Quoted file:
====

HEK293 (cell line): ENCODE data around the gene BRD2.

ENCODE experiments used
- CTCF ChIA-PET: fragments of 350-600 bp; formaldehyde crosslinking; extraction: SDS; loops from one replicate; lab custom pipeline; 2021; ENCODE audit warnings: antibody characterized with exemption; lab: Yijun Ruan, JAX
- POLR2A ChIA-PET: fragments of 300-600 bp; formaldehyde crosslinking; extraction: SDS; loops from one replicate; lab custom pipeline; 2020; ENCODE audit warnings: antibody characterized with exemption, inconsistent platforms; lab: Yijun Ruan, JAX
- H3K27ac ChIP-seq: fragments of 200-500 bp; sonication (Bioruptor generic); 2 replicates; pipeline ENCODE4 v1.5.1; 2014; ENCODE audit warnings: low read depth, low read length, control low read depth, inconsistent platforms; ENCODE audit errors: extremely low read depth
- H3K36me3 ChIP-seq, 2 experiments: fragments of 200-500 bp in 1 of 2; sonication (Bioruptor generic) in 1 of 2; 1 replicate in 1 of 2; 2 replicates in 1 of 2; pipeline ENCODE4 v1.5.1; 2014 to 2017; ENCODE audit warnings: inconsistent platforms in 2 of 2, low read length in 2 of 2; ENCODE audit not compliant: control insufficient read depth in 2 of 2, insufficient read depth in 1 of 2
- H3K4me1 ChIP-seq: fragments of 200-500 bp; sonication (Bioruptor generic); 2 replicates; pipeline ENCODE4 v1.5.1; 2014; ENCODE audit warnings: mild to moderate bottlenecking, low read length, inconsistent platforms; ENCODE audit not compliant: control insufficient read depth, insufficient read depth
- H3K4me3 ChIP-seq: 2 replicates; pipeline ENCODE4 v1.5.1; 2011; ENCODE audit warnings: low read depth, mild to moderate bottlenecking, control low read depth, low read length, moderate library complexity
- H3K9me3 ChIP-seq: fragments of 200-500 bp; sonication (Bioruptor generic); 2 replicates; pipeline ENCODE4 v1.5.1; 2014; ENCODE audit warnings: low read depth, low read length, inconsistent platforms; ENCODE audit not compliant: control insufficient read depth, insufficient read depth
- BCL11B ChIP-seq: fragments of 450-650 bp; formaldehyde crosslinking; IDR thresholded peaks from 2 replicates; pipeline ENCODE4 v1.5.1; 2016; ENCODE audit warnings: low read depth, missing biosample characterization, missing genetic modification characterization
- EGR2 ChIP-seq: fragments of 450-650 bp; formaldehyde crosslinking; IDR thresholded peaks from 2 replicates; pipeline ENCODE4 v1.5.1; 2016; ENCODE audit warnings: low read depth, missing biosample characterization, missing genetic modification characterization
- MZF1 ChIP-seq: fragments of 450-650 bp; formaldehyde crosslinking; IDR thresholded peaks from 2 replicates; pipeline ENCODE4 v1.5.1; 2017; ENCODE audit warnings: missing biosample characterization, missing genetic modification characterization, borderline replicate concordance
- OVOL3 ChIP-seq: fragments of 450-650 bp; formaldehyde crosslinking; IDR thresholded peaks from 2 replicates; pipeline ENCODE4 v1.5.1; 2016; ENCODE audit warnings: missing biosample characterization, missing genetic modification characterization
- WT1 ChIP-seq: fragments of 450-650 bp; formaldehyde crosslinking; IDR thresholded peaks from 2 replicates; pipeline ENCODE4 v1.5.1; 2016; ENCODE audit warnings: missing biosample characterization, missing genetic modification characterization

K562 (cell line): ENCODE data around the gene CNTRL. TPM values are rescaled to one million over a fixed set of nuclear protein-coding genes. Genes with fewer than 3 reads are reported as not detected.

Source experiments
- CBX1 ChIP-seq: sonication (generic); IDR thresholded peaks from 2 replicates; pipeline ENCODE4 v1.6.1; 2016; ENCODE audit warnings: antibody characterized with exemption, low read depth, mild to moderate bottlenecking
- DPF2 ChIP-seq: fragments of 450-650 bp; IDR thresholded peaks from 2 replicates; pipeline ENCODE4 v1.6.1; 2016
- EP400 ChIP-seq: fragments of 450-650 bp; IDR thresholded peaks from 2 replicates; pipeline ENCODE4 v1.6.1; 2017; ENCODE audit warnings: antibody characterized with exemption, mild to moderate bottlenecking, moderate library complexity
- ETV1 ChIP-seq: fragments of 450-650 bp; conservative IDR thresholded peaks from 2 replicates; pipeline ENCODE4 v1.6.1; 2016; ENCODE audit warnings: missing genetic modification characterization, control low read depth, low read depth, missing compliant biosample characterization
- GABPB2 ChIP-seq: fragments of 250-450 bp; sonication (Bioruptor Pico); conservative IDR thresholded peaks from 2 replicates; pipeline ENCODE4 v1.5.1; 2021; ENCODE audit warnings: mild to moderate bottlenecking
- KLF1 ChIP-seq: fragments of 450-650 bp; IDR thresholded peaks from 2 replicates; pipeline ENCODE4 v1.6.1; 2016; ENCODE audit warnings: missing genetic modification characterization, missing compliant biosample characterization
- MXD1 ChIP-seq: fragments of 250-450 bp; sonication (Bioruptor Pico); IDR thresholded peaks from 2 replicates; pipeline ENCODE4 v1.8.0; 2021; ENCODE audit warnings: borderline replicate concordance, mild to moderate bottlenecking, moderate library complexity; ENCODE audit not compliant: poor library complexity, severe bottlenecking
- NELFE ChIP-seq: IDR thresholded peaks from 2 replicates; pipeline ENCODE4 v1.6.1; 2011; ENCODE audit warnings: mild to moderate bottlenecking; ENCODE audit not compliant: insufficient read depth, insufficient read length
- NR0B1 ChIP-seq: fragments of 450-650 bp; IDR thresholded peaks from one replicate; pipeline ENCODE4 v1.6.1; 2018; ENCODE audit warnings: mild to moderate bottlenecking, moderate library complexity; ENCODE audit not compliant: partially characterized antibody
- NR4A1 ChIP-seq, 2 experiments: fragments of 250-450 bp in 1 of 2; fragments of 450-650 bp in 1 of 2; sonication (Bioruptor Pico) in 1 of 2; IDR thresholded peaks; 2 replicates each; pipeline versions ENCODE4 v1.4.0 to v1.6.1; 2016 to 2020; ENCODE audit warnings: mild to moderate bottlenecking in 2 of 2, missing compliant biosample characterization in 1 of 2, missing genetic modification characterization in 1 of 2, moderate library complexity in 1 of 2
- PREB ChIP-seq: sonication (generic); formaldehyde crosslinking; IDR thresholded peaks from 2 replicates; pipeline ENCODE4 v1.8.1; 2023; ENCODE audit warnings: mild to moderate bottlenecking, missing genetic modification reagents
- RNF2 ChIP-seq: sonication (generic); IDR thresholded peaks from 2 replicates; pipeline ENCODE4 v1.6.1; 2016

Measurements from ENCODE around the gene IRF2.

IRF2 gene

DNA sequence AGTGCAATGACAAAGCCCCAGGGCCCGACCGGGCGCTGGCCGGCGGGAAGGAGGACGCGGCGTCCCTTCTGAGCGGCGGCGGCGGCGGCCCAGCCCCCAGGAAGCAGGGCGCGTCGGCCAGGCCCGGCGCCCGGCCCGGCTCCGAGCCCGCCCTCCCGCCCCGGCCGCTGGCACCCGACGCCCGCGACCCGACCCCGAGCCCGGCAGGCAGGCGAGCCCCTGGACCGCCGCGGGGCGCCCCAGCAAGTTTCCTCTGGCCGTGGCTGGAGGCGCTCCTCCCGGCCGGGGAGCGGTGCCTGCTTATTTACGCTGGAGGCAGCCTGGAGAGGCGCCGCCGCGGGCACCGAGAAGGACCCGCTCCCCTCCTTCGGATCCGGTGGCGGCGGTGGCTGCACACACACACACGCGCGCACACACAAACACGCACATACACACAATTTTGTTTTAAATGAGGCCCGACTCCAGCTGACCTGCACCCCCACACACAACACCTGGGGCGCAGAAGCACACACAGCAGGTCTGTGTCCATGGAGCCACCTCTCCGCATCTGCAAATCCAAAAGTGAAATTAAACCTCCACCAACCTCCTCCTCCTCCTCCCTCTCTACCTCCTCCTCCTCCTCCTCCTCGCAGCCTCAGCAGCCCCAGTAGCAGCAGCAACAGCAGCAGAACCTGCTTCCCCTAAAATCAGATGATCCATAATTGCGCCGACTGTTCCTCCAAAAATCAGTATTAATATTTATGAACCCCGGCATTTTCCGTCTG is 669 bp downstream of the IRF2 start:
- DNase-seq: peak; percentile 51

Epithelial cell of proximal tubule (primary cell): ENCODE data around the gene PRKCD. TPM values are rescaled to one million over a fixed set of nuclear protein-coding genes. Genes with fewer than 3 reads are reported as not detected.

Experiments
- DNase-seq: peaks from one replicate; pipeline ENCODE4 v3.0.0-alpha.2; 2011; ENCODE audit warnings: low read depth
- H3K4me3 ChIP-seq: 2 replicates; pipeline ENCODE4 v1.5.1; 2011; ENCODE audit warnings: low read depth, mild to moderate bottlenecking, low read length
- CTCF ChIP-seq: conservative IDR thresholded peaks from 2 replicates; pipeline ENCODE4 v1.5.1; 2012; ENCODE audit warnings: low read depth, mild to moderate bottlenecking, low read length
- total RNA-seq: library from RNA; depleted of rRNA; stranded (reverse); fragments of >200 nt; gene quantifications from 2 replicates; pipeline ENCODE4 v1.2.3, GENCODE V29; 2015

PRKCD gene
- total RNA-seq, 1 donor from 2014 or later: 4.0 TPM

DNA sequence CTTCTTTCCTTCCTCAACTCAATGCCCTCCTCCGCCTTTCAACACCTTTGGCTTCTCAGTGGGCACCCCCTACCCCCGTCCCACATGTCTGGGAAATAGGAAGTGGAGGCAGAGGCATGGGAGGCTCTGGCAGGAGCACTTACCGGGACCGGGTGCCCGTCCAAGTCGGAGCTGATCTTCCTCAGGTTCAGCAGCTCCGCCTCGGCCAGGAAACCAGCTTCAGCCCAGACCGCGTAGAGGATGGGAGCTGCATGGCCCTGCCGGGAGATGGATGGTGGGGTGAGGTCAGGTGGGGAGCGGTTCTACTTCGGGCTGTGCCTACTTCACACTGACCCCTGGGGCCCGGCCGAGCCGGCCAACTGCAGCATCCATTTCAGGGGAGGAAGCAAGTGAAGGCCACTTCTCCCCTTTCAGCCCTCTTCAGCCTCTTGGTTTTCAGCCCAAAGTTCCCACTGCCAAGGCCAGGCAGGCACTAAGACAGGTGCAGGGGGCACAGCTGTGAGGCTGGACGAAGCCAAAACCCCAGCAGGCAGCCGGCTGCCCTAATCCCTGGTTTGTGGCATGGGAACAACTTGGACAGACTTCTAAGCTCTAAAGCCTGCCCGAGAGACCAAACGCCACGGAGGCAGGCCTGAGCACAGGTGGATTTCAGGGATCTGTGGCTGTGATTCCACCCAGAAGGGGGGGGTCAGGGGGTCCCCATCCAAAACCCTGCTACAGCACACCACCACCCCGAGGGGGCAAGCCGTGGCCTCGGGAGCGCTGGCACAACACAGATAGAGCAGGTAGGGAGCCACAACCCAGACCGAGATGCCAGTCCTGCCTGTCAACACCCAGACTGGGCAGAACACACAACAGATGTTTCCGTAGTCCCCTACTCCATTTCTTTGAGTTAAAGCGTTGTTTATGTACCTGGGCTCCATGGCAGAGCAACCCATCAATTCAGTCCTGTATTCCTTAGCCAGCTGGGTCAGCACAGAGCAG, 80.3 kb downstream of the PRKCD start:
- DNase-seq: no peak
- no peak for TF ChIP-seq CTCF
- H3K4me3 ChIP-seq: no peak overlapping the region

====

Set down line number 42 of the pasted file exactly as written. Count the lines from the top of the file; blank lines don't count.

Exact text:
- DNase-seq: no peak